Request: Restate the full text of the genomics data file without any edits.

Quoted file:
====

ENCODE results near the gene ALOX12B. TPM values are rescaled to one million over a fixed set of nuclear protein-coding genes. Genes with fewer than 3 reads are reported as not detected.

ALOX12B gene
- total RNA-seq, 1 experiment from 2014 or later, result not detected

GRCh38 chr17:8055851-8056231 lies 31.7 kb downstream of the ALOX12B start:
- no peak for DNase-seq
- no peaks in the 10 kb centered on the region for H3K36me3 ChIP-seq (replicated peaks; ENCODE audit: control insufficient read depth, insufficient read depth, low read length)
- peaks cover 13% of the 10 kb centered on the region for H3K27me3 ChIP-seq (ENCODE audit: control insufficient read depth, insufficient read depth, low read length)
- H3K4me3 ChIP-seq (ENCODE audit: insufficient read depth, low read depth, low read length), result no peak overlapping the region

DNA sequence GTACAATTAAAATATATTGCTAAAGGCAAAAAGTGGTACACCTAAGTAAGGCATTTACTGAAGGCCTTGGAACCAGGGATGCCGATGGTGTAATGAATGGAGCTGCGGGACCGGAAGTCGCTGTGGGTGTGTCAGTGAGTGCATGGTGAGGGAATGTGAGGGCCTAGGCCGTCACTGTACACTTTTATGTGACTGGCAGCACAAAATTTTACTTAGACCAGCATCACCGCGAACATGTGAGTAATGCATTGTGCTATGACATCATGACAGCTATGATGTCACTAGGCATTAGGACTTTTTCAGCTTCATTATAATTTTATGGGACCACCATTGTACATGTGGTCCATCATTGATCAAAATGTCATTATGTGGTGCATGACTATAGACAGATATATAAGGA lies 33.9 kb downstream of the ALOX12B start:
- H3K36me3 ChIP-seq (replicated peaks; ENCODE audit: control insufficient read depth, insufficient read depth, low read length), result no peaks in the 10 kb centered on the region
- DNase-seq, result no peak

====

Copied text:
ENCODE results near the gene ALOX12B. TPM values are rescaled to one million over a fixed set of nuclear protein-coding genes. Genes with fewer than 3 reads are reported as not detected.

ALOX12B gene
- total RNA-seq, 1 experiment from 2014 or later, result not detected

GRCh38 chr17:8055851-8056231 lies 31.7 kb downstream of the ALOX12B start:
- no peak for DNase-seq
- no peaks in the 10 kb centered on the region for H3K36me3 ChIP-seq (replicated peaks; ENCODE audit: control insufficient read depth, insufficient read depth, low read length)
- peaks cover 13% of the 10 kb centered on the region for H3K27me3 ChIP-seq (ENCODE audit: control insufficient read depth, insufficient read depth, low read length)
- H3K4me3 ChIP-seq (ENCODE audit: insufficient read depth, low read depth, low read length), result no peak overlapping the region

DNA sequence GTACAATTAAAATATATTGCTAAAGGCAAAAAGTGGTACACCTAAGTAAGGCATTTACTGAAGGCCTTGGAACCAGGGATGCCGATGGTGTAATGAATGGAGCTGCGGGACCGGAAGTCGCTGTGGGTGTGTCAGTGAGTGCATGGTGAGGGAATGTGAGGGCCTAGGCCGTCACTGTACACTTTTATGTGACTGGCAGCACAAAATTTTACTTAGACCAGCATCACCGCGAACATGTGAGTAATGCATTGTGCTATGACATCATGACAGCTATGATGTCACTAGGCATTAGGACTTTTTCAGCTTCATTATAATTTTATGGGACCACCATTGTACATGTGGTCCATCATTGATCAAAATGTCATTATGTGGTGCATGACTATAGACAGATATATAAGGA lies 33.9 kb downstream of the ALOX12B start:
- H3K36me3 ChIP-seq (replicated peaks; ENCODE audit: control insufficient read depth, insufficient read depth, low read length), result no peaks in the 10 kb centered on the region
- DNase-seq, result no peak